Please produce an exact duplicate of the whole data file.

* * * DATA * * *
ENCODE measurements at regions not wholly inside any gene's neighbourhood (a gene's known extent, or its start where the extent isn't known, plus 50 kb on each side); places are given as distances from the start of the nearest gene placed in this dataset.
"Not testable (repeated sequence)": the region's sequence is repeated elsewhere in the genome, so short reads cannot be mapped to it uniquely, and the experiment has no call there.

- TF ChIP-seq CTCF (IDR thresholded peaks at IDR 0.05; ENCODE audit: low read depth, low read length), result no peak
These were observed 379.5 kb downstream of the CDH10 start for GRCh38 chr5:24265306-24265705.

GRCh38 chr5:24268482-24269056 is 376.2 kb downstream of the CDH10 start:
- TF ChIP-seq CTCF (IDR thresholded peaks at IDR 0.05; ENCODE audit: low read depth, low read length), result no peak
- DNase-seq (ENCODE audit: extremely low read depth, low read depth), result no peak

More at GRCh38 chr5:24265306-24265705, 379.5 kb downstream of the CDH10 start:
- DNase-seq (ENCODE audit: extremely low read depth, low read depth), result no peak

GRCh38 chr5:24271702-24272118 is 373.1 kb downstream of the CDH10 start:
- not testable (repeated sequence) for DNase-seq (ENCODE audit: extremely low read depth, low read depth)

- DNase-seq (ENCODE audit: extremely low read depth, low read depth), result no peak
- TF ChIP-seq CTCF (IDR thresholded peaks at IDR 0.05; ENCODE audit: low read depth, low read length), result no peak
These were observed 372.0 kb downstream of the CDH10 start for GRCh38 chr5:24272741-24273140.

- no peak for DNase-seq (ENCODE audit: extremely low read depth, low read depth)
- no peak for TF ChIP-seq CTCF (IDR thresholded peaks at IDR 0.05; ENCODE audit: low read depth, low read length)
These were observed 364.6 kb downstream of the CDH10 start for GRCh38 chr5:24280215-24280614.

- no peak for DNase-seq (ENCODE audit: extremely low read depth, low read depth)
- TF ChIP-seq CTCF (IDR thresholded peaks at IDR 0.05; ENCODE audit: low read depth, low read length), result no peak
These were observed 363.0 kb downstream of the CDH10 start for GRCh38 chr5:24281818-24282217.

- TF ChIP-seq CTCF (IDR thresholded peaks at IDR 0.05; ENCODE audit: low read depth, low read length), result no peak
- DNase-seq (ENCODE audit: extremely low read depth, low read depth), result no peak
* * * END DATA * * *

ENCODE measurements at regions not wholly inside any gene's neighbourhood (a gene's known extent, or its start where the extent isn't known, plus 50 kb on each side); places are given as distances from the start of the nearest gene placed in this dataset.
"Not testable (repeated sequence)": the region's sequence is repeated elsewhere in the genome, so short reads cannot be mapped to it uniquely, and the experiment has no call there.

- TF ChIP-seq CTCF (IDR thresholded peaks at IDR 0.05; ENCODE audit: low read depth, low read length), result no peak
These were observed 379.5 kb downstream of the CDH10 start for GRCh38 chr5:24265306-24265705.

GRCh38 chr5:24268482-24269056 is 376.2 kb downstream of the CDH10 start:
- TF ChIP-seq CTCF (IDR thresholded peaks at IDR 0.05; ENCODE audit: low read depth, low read length), result no peak
- DNase-seq (ENCODE audit: extremely low read depth, low read depth), result no peak

More at GRCh38 chr5:24265306-24265705, 379.5 kb downstream of the CDH10 start:
- DNase-seq (ENCODE audit: extremely low read depth, low read depth), result no peak

GRCh38 chr5:24271702-24272118 is 373.1 kb downstream of the CDH10 start:
- not testable (repeated sequence) for DNase-seq (ENCODE audit: extremely low read depth, low read depth)

- DNase-seq (ENCODE audit: extremely low read depth, low read depth), result no peak
- TF ChIP-seq CTCF (IDR thresholded peaks at IDR 0.05; ENCODE audit: low read depth, low read length), result no peak
These were observed 372.0 kb downstream of the CDH10 start for GRCh38 chr5:24272741-24273140.

- no peak for DNase-seq (ENCODE audit: extremely low read depth, low read depth)
- no peak for TF ChIP-seq CTCF (IDR thresholded peaks at IDR 0.05; ENCODE audit: low read depth, low read length)
These were observed 364.6 kb downstream of the CDH10 start for GRCh38 chr5:24280215-24280614.

- no peak for DNase-seq (ENCODE audit: extremely low read depth, low read depth)
- TF ChIP-seq CTCF (IDR thresholded peaks at IDR 0.05; ENCODE audit: low read depth, low read length), result no peak
These were observed 363.0 kb downstream of the CDH10 start for GRCh38 chr5:24281818-24282217.

- TF ChIP-seq CTCF (IDR thresholded peaks at IDR 0.05; ENCODE audit: low read depth, low read length), result no peak
- DNase-seq (ENCODE audit: extremely low read depth, low read depth), result no peak